Who should pay for that lighthouse?
Why do we tax people? Nearly one in every five dollars of income in the United States is taken by the federal government in tax so its a pretty important question. Every once in a while we should reflect on the fundamentals.
Public goods in theory
Probably the most common answer would be ‘To pay for stuff’. But what stuff?
There are what is known as ‘public goods’. In the jargon, these are goods or services which have the characteristics of being both non-rivalrous (my consumption of it does not leave less for you to consume) and non-excludable (if I pay for it it still benefits you whether you pay or not).
The textbook example is the lighthouse. Literally. There was a picture of a lighthouse on the cover of one of my undergrad textbooks, Economics of the Public Sector.
Lets say you have two ships sailing on Lake Superior, the Viking and the Packer. You can even imagine the Viking as a luxurious queen of the waves, and the Packer as a somewhat moth eaten old tug. Either way, the Viking has paid a contribution to a lighthouse construction fund, the Packer has not. But the Packer benefits from the light just as much as the Viking. There is no way the lighthouse can only shine light for the Viking. The beam from the lighthouse is non-excludable. Also, the Packer can see the same beam as the Viking without reducing the amount of light the Viking sees. The beam is also non-rivalrous.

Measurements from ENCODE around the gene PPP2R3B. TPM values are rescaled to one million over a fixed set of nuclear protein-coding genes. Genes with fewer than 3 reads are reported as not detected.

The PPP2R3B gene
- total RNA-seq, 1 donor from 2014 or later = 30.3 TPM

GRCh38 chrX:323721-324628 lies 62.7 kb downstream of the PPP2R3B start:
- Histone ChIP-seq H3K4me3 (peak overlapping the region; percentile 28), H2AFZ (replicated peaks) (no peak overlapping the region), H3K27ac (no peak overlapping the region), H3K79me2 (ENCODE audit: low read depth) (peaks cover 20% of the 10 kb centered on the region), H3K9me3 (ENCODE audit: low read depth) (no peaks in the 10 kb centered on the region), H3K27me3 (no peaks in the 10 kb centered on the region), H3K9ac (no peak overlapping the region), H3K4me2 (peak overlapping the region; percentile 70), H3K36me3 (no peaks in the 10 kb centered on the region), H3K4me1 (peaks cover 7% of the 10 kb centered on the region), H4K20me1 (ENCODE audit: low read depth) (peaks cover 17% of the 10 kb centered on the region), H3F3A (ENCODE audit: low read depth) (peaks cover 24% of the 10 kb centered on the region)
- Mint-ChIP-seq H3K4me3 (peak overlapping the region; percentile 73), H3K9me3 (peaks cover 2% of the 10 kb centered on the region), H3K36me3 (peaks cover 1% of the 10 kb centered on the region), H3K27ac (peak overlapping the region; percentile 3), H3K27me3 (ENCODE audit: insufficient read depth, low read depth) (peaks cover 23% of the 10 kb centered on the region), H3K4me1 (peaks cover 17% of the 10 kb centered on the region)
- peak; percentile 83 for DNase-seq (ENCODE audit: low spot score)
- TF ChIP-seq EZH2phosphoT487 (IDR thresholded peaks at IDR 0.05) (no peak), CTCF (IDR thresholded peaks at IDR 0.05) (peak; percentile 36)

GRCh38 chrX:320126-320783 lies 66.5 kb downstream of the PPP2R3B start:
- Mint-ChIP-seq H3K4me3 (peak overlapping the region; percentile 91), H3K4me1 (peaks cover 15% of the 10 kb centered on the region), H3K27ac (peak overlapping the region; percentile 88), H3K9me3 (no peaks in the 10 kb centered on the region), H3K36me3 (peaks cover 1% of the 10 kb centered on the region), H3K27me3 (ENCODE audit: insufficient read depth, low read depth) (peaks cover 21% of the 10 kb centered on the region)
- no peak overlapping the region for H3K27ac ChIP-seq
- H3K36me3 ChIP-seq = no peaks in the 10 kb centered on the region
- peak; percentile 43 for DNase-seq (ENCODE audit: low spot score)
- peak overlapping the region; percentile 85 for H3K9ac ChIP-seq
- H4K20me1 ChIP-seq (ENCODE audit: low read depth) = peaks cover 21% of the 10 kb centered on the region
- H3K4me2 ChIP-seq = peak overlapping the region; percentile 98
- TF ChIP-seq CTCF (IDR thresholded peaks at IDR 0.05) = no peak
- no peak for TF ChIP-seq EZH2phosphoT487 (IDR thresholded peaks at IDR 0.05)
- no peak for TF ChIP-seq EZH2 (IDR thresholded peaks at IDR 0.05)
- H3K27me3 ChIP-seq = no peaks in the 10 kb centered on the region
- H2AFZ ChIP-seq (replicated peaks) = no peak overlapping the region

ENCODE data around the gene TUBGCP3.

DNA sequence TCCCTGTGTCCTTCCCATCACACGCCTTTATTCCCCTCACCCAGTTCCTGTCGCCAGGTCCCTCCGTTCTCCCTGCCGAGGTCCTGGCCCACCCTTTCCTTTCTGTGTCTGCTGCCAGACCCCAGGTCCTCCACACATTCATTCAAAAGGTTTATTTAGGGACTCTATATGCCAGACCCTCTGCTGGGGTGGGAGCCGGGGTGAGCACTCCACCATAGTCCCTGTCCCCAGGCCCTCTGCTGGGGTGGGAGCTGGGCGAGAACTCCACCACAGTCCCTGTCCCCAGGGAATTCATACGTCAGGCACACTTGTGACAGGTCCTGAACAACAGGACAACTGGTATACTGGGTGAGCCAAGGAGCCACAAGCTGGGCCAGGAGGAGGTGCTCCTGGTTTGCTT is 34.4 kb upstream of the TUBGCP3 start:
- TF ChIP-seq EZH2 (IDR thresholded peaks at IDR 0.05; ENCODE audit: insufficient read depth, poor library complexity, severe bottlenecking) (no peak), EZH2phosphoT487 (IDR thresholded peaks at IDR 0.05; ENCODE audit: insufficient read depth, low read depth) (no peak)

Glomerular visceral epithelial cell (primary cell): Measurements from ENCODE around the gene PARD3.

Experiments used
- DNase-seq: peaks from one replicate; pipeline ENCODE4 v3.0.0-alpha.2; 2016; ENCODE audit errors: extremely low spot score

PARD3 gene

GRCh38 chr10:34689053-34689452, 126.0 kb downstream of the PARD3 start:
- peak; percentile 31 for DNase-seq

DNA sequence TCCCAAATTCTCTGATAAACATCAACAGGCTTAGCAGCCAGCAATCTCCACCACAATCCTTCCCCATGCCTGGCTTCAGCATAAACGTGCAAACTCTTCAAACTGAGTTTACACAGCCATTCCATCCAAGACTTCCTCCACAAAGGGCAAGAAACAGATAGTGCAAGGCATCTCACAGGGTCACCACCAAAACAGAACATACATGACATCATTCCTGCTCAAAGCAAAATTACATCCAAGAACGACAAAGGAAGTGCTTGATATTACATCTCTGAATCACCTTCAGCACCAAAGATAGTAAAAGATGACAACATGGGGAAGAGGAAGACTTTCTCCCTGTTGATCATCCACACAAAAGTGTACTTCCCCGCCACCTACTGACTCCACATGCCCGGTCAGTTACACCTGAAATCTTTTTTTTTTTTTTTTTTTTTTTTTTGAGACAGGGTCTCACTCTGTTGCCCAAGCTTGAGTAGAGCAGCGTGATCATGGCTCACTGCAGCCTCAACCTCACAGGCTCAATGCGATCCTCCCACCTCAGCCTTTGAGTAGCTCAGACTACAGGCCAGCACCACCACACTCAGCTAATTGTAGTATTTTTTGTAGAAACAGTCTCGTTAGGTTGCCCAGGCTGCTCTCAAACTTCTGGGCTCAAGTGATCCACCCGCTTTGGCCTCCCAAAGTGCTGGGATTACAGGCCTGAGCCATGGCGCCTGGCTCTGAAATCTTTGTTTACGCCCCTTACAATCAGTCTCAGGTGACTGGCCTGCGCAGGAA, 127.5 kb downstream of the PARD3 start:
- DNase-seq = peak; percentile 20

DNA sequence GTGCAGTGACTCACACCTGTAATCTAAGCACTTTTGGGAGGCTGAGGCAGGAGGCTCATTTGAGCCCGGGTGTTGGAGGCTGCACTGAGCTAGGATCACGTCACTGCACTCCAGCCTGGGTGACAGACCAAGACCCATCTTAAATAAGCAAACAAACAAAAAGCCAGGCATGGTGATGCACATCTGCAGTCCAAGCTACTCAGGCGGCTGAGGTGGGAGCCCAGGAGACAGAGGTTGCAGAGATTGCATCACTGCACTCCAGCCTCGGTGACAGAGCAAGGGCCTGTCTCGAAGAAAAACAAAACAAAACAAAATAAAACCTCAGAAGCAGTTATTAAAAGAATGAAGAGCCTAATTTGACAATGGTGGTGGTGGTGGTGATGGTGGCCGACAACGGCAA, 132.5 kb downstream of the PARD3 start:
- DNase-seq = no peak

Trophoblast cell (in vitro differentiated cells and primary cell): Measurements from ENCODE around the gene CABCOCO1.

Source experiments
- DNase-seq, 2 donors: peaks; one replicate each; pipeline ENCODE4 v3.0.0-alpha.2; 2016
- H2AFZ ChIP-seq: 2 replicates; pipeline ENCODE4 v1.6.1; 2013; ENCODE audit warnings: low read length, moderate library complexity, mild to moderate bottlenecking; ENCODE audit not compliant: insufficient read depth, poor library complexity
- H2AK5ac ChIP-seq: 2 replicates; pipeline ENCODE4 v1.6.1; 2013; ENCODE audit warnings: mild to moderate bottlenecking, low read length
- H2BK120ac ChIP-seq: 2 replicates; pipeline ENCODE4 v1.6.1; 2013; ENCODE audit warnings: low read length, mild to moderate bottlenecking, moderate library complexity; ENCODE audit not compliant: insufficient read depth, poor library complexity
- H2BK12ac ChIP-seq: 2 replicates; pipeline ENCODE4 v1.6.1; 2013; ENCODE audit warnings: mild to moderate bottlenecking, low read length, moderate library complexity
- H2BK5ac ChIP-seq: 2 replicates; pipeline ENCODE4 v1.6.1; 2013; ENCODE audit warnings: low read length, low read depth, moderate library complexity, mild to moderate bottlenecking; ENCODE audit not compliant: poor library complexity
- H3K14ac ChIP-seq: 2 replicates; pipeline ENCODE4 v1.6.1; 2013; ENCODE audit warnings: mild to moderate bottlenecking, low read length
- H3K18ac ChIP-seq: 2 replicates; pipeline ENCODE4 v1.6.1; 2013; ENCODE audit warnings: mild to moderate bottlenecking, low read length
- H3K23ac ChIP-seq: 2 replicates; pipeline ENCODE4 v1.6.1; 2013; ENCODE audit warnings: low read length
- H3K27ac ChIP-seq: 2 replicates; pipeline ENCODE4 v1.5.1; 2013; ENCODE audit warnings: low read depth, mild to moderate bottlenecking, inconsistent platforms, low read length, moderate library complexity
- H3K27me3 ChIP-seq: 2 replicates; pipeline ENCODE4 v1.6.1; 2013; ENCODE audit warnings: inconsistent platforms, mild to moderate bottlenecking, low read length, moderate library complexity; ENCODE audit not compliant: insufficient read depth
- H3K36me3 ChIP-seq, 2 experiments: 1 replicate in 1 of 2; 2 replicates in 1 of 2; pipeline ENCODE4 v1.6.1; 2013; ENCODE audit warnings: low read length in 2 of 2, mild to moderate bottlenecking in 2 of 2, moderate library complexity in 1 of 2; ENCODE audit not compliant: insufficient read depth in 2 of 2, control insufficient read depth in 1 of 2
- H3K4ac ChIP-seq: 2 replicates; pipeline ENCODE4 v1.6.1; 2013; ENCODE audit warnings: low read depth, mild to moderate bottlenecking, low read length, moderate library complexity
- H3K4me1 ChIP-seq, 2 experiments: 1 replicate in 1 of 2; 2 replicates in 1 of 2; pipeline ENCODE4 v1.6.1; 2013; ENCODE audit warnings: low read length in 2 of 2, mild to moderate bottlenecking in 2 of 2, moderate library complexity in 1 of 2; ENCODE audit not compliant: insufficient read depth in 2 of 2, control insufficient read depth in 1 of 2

In these circumstances you have what’s known as the ‘free rider’ problem. The Packer benefits from the lighthouse whether it pays for it or not so it is incentivized not to. But so, also, is the Viking and for the same reason. The result is that neither ship pays to build the lighthouse. It doesn’t get built, and ships start sinking.
Here we have an amount of lighthouses which is socially sub-optimal. To remedy this, the theory goes, the government is required to step in and fund the good (or service) out of general taxation.
Public goods go private
In practice, it can often work out differently.
Technology is constantly changing the excludability of various goods and services. For example, sonar does more to keep ships from submerged dangers nowadays than lighthouses do, and the benefits of a sonar device are excludable.*
And the free rider problem may not be as much of a problem as it first appears. Neither the Viking nor the Packer want to sink. While they may be incentivized to free ride, they are also incentivized not to end up at the bottom of Lake Superior. This incentive can lead to cooperation. As economist Ronald Coase wrote, there is, in fact, a long history of private sector lighthouse provision.
The theory of public goods is a common theoretical justification for taxation and government provision. But it’s not the only one. We’ll look at more tomorrow.
John Phelan is an economist at the Center of the American Experiment
* Where something is excludable and non-rivalrous it is known as a ‘club good’.